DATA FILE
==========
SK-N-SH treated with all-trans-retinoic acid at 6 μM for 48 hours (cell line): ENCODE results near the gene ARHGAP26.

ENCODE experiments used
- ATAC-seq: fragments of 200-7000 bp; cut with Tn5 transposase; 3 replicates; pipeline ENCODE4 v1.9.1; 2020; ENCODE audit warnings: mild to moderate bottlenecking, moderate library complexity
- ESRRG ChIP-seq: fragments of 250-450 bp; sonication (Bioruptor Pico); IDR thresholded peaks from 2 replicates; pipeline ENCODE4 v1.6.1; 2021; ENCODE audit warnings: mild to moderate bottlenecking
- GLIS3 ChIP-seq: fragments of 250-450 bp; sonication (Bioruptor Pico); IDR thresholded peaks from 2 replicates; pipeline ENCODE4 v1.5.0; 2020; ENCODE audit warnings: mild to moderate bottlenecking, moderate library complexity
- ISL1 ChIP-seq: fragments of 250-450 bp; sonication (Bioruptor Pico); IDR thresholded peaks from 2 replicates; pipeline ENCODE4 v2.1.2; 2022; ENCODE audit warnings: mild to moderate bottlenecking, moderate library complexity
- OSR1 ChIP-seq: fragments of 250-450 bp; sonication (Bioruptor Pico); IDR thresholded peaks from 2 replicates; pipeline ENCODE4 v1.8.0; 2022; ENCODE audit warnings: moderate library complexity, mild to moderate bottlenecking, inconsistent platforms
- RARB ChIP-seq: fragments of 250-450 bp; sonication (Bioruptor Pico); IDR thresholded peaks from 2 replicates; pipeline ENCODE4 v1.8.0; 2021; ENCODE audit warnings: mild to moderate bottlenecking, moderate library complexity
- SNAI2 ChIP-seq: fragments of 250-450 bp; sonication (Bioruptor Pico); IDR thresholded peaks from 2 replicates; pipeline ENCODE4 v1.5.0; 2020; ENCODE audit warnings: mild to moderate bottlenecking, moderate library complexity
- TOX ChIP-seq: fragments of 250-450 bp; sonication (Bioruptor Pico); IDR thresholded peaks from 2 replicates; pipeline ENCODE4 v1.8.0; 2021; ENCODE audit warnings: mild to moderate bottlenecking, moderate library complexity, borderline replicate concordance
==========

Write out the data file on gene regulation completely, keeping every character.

SK-N-SH treated with all-trans-retinoic acid at 6 μM for 48 hours (cell line): ENCODE results near the gene ARHGAP26.

ENCODE experiments used
- ATAC-seq: fragments of 200-7000 bp; cut with Tn5 transposase; 3 replicates; pipeline ENCODE4 v1.9.1; 2020; ENCODE audit warnings: mild to moderate bottlenecking, moderate library complexity
- ESRRG ChIP-seq: fragments of 250-450 bp; sonication (Bioruptor Pico); IDR thresholded peaks from 2 replicates; pipeline ENCODE4 v1.6.1; 2021; ENCODE audit warnings: mild to moderate bottlenecking
- GLIS3 ChIP-seq: fragments of 250-450 bp; sonication (Bioruptor Pico); IDR thresholded peaks from 2 replicates; pipeline ENCODE4 v1.5.0; 2020; ENCODE audit warnings: mild to moderate bottlenecking, moderate library complexity
- ISL1 ChIP-seq: fragments of 250-450 bp; sonication (Bioruptor Pico); IDR thresholded peaks from 2 replicates; pipeline ENCODE4 v2.1.2; 2022; ENCODE audit warnings: mild to moderate bottlenecking, moderate library complexity
- OSR1 ChIP-seq: fragments of 250-450 bp; sonication (Bioruptor Pico); IDR thresholded peaks from 2 replicates; pipeline ENCODE4 v1.8.0; 2022; ENCODE audit warnings: moderate library complexity, mild to moderate bottlenecking, inconsistent platforms
- RARB ChIP-seq: fragments of 250-450 bp; sonication (Bioruptor Pico); IDR thresholded peaks from 2 replicates; pipeline ENCODE4 v1.8.0; 2021; ENCODE audit warnings: mild to moderate bottlenecking, moderate library complexity
- SNAI2 ChIP-seq: fragments of 250-450 bp; sonication (Bioruptor Pico); IDR thresholded peaks from 2 replicates; pipeline ENCODE4 v1.5.0; 2020; ENCODE audit warnings: mild to moderate bottlenecking, moderate library complexity
- TOX ChIP-seq: fragments of 250-450 bp; sonication (Bioruptor Pico); IDR thresholded peaks from 2 replicates; pipeline ENCODE4 v1.8.0; 2021; ENCODE audit warnings: mild to moderate bottlenecking, moderate library complexity, borderline replicate concordance